After finishing in the top 12 of NL MVP voting in each of the last three seasons, Story will receive a smaller contract than he was expecting before this one. But a torrid final few weeks could help him recoup some value and end his time in Denver on a high note.
Michael Conforto, Mets, OF
Once regarded as the next big thing in Queens, Conforto has long ceded that designation to Pete Alonso. But a terrific 2020 campaign renewed hope that the left-handed hitting outfielder could reach an extension to remain in New York and play a leading role in helping the Mets win a World Series. Instead, the 28-year-old struggled out of the gate, strained his hamstring in May and seemed to be on the verge of losing his starting job in early August, when manager Luis Rojas said Conforto was “thinking too much” at the plate. In short, the 2017 All-Star has been one of many Mets hitters who’ve failed to live up to their career standards in spectacular fashion.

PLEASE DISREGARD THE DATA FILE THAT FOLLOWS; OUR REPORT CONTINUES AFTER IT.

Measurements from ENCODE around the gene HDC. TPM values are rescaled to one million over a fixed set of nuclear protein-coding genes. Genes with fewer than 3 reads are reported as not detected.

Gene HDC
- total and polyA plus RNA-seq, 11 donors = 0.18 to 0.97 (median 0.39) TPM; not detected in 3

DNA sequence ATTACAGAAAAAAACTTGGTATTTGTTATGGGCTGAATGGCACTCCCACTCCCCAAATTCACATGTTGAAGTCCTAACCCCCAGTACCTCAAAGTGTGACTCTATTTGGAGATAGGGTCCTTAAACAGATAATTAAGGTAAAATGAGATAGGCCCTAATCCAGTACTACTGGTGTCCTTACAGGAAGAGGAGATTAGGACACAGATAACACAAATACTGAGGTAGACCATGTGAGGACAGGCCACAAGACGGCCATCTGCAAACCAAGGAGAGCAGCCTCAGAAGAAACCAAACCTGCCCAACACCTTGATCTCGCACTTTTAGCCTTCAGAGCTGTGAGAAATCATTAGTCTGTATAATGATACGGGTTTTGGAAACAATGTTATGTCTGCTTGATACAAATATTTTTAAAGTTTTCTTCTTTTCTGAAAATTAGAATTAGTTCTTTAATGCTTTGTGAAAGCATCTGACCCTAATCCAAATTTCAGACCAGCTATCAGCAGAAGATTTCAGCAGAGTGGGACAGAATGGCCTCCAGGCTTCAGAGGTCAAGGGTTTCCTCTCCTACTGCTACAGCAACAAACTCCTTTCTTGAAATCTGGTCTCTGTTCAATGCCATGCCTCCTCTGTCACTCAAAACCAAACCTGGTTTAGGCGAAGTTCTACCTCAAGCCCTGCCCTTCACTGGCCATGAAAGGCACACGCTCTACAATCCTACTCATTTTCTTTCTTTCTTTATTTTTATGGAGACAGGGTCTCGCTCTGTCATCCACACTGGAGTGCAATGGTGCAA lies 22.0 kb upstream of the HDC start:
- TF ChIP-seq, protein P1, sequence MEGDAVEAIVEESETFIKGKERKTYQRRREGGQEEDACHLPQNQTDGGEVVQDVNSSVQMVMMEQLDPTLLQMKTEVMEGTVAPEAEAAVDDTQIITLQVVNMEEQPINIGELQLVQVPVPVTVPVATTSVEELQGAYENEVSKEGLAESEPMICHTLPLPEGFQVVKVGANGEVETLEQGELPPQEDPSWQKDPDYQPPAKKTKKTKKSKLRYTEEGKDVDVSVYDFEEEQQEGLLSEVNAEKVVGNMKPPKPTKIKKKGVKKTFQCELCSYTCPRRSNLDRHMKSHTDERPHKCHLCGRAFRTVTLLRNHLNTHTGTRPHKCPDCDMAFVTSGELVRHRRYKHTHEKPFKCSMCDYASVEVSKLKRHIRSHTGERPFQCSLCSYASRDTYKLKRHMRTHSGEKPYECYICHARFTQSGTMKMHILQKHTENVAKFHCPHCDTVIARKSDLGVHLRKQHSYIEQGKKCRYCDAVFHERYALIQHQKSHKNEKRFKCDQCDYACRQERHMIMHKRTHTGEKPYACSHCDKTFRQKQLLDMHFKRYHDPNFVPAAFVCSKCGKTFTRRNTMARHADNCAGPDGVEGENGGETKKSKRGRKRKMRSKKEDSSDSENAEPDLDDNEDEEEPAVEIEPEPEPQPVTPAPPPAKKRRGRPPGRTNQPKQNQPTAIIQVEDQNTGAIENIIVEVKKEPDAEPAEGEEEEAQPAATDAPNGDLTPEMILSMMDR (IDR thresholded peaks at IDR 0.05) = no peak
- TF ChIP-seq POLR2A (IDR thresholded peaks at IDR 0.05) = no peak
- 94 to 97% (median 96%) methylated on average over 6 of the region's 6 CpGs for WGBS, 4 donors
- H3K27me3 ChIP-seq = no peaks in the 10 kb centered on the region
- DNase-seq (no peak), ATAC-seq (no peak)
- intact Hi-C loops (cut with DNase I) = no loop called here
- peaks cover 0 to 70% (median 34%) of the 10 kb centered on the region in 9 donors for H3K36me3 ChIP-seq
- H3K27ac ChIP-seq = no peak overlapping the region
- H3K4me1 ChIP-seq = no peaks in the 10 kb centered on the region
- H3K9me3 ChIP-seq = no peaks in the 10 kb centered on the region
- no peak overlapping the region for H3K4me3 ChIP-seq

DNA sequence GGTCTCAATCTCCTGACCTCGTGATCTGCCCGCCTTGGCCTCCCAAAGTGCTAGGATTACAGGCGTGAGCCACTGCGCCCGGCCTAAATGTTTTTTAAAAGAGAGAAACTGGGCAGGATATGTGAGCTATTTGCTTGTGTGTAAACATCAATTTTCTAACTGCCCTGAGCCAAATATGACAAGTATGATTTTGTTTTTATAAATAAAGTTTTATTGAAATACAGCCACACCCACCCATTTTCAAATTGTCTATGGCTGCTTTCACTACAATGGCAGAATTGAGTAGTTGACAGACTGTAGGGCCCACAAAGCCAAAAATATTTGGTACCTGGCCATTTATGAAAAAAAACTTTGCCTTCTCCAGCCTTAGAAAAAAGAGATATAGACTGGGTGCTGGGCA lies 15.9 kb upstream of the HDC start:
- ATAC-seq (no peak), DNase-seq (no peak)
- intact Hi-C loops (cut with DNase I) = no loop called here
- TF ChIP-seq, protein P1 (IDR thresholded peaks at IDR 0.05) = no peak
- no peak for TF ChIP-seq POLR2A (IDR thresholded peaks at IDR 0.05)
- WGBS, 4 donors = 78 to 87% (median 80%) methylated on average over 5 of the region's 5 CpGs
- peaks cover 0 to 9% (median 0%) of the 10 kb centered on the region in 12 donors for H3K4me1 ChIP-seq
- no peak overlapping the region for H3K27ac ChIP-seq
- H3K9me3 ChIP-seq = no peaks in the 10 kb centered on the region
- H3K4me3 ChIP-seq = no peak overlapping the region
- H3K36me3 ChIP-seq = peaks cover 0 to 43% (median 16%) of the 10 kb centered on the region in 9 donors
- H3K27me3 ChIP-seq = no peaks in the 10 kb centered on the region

To his credit, Conforto seemed to take the public warning from his manager to heart. He’s slashed .273/.384/.469 since the beginning of August, an improvement upon his career norms. And when adjusting for the league-wide environment, his strikeout and whiff rates for the entire season are at career-best levels. This winter’s outfield market isn’t especially crowded, with Nick Castellanos, Mark Canha, Starling Marte, A.J. Pollock and Avisail Garcia representing Conforto’s stiffest competition. If he can keep it up through the end of the season, it’s not difficult to envision the Mets extending him a qualifying offer given the perilously thin depth chart of impact outfielders in their farm system—especially if they embark on a miraculous run to the playoffs. Either way, netting close to $20 million on the one-year pact would represent a win for Conforto given how he started this year.